Q4: Read Sources J and L. Explain the different problems faced by paratroopers and the infantry on D-Day.

A4: Guy Remington (Source J) makes it clear that a paratrooper is an easy target for soldiers on the ground. "I was caught in a machine-gun cross-fire as I approached the ground. It seemed impossible that they could miss me. One of the guns, hidden in a building, was firing at my parachute, which was already badly torn; the other aimed at my body."

Sergeant Thomas Valence (Source L) landed at Omaha. He points out that soldiers leaving the boats to wade through the sea were very easy targets. This is the main reason why Adolf Hitler abandoned plans to invade Britain in 1940. Valence explains that he could not move very fast as he was "in water about knee high" and carrying heavy equipment. "I worked my way up onto the beach, and staggered up against a wall, and collapsed there. The bodies of the other guys washed ashore, and I was one live body amongst many of my friends who were dead and, in many cases, blown to pieces."

Q5: Look at Source O. What is the American soldier doing?

A5: The American soldier is attempting to find out where the sniper is standing.

Q6: Study sources E, H, K, M, O and Q. Explain which of these photographs would have been published in British newspapers during the days following the D-Day landings?

A6: British newspapers tended to publish what they considered were "positive" photographs. They never showed dead Allied soldiers or images such as coffins and graves. Therefore sources such as H and Q would not have appeared in newspapers during the war.

Q7: Compare the emotions expressed by the women in sources N and P.

A7: The woman encountered by James Bramwell Byrom (Source N) was clearly greatly relieved to find a British soldier in Normandy: "The tears streamed down her face, and in between kisses she was shouting for her husband, for lamps, for wine. In a moment, I was carried by the torrent of welcome into the warm, candle-lit kitchen. Bottles of cognac and Calvados appeared on the table, children came clattering down the wooden stairs, and we found ourselves - an evil-looking group of camouflaged cut-throats - surrounded and overwhelmed by the pent-up emotions of four years."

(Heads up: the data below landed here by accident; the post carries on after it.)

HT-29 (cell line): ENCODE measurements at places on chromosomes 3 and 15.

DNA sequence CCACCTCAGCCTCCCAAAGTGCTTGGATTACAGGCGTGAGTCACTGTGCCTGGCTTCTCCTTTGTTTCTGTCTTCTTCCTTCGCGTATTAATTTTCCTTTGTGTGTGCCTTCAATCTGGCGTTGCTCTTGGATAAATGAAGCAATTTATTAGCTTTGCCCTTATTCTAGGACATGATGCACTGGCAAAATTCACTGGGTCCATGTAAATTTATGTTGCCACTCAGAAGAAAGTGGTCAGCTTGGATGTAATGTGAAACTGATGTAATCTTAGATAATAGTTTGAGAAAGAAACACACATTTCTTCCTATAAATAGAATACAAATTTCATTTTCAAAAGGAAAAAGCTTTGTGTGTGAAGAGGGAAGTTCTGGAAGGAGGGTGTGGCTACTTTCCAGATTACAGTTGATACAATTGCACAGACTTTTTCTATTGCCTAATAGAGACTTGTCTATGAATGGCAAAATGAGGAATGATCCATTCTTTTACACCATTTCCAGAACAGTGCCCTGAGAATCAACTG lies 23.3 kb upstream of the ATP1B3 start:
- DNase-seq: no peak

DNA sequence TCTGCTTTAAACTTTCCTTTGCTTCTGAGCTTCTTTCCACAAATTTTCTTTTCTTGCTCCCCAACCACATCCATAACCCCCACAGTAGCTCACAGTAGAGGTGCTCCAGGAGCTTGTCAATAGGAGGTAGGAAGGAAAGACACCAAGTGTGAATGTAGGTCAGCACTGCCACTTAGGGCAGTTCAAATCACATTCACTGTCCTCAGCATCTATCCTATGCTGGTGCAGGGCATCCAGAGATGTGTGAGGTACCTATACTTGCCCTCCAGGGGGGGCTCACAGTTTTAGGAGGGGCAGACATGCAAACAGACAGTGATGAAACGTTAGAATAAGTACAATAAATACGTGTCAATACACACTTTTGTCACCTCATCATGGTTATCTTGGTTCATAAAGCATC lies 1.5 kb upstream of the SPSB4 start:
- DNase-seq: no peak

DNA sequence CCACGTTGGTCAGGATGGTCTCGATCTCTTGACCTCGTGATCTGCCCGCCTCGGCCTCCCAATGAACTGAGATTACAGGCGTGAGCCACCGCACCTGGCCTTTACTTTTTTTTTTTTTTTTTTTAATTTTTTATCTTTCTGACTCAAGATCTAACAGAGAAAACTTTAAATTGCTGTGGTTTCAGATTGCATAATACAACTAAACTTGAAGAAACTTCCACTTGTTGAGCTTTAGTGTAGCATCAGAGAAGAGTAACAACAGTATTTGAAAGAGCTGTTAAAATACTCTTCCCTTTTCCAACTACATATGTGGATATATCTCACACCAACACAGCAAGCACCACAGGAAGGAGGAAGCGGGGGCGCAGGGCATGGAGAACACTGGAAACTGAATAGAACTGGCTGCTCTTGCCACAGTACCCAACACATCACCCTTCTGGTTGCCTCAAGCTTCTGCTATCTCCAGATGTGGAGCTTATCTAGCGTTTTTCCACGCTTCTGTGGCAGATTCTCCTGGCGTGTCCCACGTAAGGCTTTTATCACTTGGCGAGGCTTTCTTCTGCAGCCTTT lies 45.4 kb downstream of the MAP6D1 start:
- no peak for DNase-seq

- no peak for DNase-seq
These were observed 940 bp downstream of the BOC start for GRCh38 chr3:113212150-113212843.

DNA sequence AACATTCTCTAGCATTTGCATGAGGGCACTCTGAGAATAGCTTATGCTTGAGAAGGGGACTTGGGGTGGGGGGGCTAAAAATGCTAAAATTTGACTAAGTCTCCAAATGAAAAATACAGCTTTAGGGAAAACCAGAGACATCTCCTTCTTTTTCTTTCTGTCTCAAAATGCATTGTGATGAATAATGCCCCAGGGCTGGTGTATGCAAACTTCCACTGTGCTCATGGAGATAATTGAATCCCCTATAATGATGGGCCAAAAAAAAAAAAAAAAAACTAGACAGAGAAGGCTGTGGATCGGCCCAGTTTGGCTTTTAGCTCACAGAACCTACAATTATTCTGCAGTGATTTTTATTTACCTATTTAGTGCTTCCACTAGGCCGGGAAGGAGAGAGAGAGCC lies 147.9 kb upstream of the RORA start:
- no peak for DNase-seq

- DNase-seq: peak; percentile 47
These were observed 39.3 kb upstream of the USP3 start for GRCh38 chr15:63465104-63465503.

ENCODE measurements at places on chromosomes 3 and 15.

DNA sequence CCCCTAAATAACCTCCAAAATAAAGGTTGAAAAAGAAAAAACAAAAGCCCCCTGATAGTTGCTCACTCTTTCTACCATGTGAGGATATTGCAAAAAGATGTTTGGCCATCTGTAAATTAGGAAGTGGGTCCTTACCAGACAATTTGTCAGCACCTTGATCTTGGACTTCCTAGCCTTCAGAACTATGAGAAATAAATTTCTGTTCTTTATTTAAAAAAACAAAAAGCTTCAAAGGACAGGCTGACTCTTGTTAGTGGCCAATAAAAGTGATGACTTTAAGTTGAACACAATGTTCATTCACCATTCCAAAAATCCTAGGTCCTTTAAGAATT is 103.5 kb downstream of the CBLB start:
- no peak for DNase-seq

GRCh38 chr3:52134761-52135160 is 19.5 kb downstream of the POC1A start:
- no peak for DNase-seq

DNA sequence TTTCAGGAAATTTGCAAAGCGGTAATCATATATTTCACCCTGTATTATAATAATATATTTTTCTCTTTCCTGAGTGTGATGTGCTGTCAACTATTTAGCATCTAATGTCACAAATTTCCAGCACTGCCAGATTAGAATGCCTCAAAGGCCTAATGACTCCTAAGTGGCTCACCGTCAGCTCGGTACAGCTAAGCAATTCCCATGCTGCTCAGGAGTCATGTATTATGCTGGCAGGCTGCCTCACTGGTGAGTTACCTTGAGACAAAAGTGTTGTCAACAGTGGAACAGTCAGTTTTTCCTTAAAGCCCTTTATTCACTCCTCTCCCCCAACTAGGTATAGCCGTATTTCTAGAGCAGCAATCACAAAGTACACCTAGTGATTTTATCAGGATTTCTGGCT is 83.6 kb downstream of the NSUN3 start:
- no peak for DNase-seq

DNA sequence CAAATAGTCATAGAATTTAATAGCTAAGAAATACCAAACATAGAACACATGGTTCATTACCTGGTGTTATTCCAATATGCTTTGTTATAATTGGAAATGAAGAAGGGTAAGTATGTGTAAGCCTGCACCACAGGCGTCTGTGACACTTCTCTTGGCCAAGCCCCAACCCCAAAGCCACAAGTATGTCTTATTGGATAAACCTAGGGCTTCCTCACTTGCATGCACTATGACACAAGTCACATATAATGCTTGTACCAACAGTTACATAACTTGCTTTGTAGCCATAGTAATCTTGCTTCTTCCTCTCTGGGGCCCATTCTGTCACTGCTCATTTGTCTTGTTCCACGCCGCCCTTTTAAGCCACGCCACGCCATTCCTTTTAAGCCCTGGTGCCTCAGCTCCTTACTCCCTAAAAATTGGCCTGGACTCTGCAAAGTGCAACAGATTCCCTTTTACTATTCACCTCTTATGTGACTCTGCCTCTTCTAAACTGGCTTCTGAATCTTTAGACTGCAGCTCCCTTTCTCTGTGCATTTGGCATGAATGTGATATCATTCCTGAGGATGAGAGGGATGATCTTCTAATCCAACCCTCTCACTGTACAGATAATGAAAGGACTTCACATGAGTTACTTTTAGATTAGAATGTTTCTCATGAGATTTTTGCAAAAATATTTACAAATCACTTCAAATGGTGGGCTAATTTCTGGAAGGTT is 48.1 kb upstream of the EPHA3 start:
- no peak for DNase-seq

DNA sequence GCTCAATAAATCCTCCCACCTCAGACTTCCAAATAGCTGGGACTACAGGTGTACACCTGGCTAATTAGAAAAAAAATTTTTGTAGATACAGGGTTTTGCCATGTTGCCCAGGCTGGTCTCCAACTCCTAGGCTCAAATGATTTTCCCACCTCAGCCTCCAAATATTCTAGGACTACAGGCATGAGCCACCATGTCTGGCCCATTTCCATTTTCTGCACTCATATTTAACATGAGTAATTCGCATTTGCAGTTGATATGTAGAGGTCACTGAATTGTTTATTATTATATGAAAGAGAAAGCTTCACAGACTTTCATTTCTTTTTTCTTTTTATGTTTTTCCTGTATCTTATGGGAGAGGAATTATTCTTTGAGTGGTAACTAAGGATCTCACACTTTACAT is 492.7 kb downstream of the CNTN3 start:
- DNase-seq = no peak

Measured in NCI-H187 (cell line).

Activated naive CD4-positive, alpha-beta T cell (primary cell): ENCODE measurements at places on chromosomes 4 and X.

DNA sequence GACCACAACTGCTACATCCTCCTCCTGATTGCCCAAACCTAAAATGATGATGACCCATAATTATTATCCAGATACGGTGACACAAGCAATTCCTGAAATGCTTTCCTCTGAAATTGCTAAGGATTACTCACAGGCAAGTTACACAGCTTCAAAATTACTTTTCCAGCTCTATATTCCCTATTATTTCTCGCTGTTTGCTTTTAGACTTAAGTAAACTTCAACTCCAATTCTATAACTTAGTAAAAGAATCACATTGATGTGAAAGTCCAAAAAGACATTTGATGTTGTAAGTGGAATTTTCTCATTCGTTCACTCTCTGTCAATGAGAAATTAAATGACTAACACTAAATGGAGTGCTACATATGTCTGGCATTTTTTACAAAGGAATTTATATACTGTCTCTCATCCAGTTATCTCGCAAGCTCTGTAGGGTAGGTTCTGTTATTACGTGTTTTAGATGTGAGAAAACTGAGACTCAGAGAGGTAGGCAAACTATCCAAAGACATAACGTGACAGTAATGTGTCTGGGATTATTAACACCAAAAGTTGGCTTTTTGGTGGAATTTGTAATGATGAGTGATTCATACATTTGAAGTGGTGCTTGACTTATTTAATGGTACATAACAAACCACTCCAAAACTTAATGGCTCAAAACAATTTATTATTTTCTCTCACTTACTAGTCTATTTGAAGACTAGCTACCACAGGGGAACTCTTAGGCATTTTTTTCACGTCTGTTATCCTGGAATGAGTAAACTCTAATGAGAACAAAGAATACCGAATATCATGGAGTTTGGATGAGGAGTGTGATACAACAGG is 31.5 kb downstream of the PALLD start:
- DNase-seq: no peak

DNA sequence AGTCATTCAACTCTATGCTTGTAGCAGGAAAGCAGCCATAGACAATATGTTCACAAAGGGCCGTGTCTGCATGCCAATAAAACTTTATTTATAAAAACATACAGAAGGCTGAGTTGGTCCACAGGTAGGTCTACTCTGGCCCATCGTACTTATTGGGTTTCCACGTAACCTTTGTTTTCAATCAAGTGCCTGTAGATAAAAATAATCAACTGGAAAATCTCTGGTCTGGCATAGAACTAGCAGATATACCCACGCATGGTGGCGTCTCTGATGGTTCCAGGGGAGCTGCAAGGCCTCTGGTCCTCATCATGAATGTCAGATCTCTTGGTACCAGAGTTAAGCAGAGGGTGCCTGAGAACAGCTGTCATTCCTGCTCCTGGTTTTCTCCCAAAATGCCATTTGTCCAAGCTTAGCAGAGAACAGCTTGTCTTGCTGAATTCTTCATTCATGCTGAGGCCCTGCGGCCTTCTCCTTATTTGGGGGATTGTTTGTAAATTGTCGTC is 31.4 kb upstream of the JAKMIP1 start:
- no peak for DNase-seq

Anne Frank (Source P) was in hiding in the Netherlands during D-Day. She wrote in her diary: "Would the long-awaited liberation that has been talked of so much but which still seems too wonderful, too much like a fairy-tale, ever come true? Could we be granted victory this year, 1944? We don't know yet, but hope is revived within us; it gives us fresh courage, and makes us strong again." Two months later Anne's family were betrayed to the Gestapo and they were arrested and deported to German occupied Poland. After spending a month in the extermination camp in Auschwitz, Anne was sent to Belsen, a concentration camp in Germany. Anne Frank died of typhus in March, 1945.